It warned that cans of the new Guinness 0.0 drink, which took four years to develop, may be “unsafe to consume” and advised people who had purchased the alcohol-free beer to dispose of it or return it to where it was bought.
The contamination is understood to have occurred during the production process at its St James’s Gate brewery in Dublin and tests are being carried out to establish the cause. In the meantime, production and canning has been halted.
A Guinness spokesperson said: “As a precautionary measure we are recalling Guinness 0.0 in Great Britain because of a microbiological contamination which may make some cans of Guinness 0.0 unsafe to consume.
“The issue is isolated to Guinness 0.0 and does not impact any other Guinness variants or brands. If you have bought Guinness 0.0 do not consume it. Instead, please return the product to your point of purchase for a full refund. We are sorry that this has happened.” Consumers are being directed to a Q&A on the Guinness website.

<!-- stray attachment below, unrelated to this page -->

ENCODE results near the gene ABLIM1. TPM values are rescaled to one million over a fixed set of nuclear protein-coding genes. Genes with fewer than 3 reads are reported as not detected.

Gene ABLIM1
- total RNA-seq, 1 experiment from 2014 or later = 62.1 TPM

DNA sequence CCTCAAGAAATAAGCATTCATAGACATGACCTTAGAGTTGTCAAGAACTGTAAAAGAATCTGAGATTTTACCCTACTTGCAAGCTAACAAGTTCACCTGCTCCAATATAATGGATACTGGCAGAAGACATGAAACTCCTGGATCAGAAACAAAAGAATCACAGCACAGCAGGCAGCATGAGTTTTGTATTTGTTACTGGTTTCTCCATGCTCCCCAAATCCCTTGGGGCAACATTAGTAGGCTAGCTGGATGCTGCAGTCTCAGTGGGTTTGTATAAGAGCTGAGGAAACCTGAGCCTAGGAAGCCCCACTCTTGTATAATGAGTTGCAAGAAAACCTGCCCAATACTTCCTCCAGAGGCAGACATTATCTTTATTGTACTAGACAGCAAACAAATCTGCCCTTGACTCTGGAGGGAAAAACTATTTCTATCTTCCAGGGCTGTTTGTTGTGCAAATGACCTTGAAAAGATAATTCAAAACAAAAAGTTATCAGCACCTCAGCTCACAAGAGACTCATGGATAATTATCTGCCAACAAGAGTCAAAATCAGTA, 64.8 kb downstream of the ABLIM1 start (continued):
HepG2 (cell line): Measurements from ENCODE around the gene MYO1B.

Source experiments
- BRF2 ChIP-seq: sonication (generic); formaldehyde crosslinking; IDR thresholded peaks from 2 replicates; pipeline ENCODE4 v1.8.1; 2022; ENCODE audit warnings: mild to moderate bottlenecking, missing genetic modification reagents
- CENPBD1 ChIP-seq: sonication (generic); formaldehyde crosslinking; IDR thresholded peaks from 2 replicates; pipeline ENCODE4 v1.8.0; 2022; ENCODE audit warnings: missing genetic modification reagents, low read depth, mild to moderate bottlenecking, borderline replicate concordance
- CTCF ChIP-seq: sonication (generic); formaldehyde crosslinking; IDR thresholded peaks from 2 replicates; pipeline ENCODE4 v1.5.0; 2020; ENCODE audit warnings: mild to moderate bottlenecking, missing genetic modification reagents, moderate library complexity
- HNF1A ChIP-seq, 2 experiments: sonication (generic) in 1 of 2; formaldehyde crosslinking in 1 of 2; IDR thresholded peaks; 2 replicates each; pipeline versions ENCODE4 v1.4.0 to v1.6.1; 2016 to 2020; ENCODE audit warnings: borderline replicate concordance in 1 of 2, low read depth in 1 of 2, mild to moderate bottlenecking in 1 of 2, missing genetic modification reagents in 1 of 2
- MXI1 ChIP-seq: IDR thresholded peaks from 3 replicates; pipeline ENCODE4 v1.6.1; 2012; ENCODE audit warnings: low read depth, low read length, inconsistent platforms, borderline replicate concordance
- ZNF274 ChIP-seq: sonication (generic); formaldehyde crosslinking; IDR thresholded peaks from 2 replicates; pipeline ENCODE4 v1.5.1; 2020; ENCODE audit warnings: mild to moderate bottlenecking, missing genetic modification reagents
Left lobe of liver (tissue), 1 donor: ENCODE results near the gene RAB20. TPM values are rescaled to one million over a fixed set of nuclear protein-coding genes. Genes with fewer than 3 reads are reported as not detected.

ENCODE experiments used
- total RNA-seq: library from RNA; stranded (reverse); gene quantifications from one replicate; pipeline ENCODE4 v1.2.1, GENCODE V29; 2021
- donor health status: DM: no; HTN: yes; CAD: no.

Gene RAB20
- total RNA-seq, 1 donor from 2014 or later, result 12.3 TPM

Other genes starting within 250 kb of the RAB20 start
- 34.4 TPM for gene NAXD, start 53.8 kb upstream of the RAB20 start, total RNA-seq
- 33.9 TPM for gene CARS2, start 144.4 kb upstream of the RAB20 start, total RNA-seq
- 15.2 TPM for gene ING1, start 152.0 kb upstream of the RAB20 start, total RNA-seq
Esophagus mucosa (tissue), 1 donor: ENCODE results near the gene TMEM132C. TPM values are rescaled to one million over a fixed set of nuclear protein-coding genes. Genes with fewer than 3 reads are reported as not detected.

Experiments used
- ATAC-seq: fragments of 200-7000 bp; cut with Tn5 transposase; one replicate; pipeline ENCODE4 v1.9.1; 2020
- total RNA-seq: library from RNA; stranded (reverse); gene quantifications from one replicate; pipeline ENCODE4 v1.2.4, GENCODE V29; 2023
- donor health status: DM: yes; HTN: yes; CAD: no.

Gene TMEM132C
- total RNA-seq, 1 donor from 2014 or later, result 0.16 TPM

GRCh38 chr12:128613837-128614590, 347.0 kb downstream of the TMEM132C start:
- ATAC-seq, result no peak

The spokesperson said that as a new product there were relatively few cans on the market but would not say how many.
Guinness 0.0 went on sale at the end of October in 4x440ml can packs in off-licences and in Waitrose and Morrisons supermarkets, with plans for it to be rolled out to other retailers. It was due to become available on draught in pubs next spring and to be launched in other parts of the world later in 2021.
The new drink was launched to tap into consumers’ growing appetite for no- and low-alcohol options. Even before lockdown, an increasing number of brewers were offering more no- and low-alcohol alternatives, while Covid-related restrictions have increased consumers’ thirst for hangover-free options as drinking habits have become home-based.